Take our online presence for instance: Ideally, we’d simply take advantage of one of those free websites you see advertised, establish an online home, update it when we can, and let people and decision-makers self-educate. Just let change happen, cheaply and organically. A flawed premise from the start. It turns out that when you have no access to the internet, as I don’t, even “free” is never actually free. Nor even cheap or simple.Just to communicate the information out takes hours of phone time & mailings, all of which run at a premium rate when done from prison. (I.e., A phone call is $5 for 30 minutes.) Once communicated, you’re at the mercy of others who are not on payroll. Kindhearted, well-intentioned others who I could never have begun this without, whom I’ll be eternally grateful and indebted to. But others who had no web design background or the ability to establish the needed online professionalism. After 4 years of scrimping & begging, enough was finally scraped up to fortify that shoestring to build a professional site with a professional (yet budget-conscious) web-designer. To keep that professionalism requires a monthly fee, as do these blogposts, social network postings, online research, email assistance and other communication, etc. And that’s the least of what GAVE does.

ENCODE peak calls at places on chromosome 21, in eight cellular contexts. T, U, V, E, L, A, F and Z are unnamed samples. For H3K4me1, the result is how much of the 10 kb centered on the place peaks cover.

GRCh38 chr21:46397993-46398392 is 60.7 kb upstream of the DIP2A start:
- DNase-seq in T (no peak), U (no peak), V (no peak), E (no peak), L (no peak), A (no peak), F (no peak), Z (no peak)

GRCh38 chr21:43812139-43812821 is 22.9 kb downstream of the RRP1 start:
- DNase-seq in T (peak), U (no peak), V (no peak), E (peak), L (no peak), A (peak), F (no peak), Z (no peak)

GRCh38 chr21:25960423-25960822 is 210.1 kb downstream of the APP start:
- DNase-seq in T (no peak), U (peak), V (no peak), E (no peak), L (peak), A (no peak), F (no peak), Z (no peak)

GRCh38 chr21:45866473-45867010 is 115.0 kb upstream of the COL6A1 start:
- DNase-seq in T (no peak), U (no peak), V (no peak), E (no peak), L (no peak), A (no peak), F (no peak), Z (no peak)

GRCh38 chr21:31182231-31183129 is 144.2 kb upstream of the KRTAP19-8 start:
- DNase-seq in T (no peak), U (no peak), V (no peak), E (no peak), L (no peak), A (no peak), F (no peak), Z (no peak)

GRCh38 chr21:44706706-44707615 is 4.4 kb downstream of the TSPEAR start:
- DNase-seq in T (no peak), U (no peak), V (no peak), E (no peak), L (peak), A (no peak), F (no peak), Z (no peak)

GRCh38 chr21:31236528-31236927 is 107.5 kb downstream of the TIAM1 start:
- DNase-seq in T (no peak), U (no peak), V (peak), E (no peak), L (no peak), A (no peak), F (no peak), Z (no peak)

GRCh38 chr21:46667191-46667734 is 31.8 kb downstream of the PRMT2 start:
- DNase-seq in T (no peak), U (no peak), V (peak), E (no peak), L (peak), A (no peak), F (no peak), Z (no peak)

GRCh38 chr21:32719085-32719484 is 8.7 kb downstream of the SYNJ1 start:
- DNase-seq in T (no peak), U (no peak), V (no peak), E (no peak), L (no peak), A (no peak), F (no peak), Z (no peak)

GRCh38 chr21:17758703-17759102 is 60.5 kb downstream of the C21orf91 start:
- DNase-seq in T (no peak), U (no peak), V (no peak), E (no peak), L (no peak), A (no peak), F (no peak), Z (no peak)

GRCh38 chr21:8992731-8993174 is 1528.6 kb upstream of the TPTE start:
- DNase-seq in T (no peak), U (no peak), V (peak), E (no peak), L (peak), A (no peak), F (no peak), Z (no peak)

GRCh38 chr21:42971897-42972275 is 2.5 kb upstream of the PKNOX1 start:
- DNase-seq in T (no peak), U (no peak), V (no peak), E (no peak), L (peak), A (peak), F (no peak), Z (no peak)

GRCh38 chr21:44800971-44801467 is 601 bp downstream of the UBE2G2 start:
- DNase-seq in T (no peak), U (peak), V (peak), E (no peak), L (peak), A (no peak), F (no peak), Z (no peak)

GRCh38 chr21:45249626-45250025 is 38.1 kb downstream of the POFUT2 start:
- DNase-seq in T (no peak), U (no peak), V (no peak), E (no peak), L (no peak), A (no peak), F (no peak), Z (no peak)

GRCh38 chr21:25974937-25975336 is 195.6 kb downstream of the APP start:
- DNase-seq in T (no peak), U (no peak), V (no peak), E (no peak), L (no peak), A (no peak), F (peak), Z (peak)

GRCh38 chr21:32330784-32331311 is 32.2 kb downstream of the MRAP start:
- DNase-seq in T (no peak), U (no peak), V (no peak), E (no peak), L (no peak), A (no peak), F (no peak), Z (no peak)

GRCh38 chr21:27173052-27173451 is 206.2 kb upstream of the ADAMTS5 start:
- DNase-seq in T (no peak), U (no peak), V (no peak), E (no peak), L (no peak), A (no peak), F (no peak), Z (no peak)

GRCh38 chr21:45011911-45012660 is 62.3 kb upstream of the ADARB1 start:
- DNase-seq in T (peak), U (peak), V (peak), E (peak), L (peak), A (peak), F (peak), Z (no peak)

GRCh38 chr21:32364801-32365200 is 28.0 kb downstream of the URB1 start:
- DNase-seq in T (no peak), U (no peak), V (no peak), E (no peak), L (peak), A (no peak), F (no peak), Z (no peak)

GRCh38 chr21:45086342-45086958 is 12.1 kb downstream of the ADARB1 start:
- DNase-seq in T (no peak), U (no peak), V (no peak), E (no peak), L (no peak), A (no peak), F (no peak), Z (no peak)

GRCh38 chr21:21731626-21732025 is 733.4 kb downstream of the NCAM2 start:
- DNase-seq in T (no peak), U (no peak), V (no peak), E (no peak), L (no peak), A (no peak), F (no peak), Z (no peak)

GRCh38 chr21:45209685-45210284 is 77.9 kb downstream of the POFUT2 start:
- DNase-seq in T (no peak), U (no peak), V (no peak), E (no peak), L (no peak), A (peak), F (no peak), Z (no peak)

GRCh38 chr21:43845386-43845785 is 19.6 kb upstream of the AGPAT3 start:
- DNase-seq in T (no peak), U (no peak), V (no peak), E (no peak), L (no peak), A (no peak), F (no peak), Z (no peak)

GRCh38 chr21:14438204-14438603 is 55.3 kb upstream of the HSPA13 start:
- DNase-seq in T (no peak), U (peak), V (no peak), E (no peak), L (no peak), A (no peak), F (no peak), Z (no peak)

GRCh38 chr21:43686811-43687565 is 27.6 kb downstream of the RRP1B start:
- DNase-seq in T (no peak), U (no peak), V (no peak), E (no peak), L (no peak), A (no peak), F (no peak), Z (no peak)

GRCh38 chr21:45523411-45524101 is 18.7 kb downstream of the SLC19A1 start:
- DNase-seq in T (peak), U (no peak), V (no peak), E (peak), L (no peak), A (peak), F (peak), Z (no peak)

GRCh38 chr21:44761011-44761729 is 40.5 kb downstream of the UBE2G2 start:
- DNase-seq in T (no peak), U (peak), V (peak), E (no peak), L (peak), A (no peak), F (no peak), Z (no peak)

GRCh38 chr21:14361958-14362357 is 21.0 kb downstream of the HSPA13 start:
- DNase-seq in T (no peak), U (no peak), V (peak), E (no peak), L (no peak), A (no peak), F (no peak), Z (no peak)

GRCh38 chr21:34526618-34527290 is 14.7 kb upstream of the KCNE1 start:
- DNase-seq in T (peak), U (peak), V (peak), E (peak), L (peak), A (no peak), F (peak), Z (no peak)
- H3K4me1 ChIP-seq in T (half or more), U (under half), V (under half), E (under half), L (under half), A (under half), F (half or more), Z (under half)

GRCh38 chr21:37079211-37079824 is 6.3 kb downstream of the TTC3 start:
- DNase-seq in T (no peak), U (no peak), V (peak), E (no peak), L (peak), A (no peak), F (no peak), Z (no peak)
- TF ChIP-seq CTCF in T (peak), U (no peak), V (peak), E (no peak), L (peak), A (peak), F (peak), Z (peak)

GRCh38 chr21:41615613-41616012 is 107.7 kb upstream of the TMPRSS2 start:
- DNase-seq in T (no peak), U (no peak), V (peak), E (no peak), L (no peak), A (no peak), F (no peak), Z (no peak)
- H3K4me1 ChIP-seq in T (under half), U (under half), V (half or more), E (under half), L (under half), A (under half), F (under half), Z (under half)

Much of our efforts are in education and outreach to expand this effort beyond those who happen upon our online presence. What you didn’t see last month were the nearly 200 letters and packages that went out to legislators across the country to encourage prisoner organ donation bill sponsorship. We have a similarly dedicated project every month, usually involving outreach efforts to the medical, transplant, and prison fields, all of which require ordinarily out-of-reach resources for someone on death row.